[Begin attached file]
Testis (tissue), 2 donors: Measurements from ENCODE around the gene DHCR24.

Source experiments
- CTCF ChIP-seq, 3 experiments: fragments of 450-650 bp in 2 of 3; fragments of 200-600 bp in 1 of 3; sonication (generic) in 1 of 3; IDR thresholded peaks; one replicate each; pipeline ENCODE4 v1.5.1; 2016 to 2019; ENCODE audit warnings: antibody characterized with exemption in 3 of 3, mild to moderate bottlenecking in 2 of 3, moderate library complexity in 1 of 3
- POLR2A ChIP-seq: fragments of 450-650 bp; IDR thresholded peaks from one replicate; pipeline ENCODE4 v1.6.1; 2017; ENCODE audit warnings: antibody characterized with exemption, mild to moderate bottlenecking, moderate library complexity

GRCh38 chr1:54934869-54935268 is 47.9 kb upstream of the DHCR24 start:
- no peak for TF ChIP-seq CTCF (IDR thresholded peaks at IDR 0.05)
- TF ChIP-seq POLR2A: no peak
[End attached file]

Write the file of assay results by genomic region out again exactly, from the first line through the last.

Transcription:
Testis (tissue), 2 donors: Measurements from ENCODE around the gene DHCR24.

Source experiments
- CTCF ChIP-seq, 3 experiments: fragments of 450-650 bp in 2 of 3; fragments of 200-600 bp in 1 of 3; sonication (generic) in 1 of 3; IDR thresholded peaks; one replicate each; pipeline ENCODE4 v1.5.1; 2016 to 2019; ENCODE audit warnings: antibody characterized with exemption in 3 of 3, mild to moderate bottlenecking in 2 of 3, moderate library complexity in 1 of 3
- POLR2A ChIP-seq: fragments of 450-650 bp; IDR thresholded peaks from one replicate; pipeline ENCODE4 v1.6.1; 2017; ENCODE audit warnings: antibody characterized with exemption, mild to moderate bottlenecking, moderate library complexity

GRCh38 chr1:54934869-54935268 is 47.9 kb upstream of the DHCR24 start:
- no peak for TF ChIP-seq CTCF (IDR thresholded peaks at IDR 0.05)
- TF ChIP-seq POLR2A: no peak